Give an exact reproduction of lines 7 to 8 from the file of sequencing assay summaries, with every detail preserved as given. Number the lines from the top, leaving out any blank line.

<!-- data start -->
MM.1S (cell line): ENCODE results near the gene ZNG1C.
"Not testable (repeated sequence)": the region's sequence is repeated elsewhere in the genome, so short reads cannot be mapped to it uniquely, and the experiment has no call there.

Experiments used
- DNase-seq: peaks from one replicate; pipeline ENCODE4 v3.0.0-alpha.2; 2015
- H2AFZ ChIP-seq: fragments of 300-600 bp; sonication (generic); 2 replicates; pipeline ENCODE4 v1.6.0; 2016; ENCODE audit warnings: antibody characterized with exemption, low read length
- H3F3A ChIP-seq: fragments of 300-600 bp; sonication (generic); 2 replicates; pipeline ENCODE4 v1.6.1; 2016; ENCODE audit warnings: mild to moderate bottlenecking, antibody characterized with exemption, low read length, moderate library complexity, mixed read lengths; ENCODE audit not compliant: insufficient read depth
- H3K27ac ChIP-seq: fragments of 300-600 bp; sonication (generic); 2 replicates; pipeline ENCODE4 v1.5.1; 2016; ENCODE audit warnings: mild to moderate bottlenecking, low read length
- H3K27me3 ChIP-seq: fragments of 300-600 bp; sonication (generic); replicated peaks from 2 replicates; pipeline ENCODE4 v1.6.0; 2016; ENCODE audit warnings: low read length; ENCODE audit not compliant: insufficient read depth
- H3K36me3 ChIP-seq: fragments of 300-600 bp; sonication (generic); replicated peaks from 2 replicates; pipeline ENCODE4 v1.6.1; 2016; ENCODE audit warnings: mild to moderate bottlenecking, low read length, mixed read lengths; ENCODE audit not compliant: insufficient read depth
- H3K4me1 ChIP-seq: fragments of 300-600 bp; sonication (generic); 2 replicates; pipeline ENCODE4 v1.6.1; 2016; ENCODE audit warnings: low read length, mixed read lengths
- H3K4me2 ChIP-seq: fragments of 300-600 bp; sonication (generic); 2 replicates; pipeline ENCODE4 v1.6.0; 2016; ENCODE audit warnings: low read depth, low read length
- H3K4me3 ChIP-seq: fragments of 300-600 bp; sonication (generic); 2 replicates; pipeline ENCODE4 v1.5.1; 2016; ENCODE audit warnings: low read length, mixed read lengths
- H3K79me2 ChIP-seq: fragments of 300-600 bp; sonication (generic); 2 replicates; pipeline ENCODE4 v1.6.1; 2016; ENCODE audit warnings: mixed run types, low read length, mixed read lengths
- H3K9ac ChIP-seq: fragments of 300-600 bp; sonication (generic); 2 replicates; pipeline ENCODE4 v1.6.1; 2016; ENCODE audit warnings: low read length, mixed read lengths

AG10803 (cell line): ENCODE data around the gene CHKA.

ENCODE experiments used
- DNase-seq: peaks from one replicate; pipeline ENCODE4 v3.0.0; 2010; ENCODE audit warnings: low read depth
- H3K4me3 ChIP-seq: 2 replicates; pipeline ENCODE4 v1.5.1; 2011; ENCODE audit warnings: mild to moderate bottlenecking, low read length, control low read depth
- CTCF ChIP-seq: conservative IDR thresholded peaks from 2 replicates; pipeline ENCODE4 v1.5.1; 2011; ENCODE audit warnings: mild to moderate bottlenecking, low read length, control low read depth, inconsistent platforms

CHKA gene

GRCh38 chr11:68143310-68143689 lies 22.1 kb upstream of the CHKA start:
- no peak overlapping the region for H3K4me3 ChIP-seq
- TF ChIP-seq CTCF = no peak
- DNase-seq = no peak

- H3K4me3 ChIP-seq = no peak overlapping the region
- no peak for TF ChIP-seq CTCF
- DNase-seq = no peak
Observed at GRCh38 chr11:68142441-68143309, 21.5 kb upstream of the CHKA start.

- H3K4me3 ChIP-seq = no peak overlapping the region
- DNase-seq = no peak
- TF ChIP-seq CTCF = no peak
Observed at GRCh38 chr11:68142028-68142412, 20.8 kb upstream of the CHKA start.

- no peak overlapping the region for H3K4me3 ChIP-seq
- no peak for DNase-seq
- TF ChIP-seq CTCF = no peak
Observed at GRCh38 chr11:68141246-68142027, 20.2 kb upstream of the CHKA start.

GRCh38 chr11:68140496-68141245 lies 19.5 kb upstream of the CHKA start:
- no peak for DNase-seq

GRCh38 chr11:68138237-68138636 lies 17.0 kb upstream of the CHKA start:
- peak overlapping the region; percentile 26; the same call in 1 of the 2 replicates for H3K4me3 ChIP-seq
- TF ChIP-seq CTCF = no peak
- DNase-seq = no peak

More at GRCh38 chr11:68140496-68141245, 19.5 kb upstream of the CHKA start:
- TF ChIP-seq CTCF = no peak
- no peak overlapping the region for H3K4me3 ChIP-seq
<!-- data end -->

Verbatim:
- H3K27ac ChIP-seq: fragments of 300-600 bp; sonication (generic); 2 replicates; pipeline ENCODE4 v1.5.1; 2016; ENCODE audit warnings: mild to moderate bottlenecking, low read length
- H3K27me3 ChIP-seq: fragments of 300-600 bp; sonication (generic); replicated peaks from 2 replicates; pipeline ENCODE4 v1.6.0; 2016; ENCODE audit warnings: low read length; ENCODE audit not compliant: insufficient read depth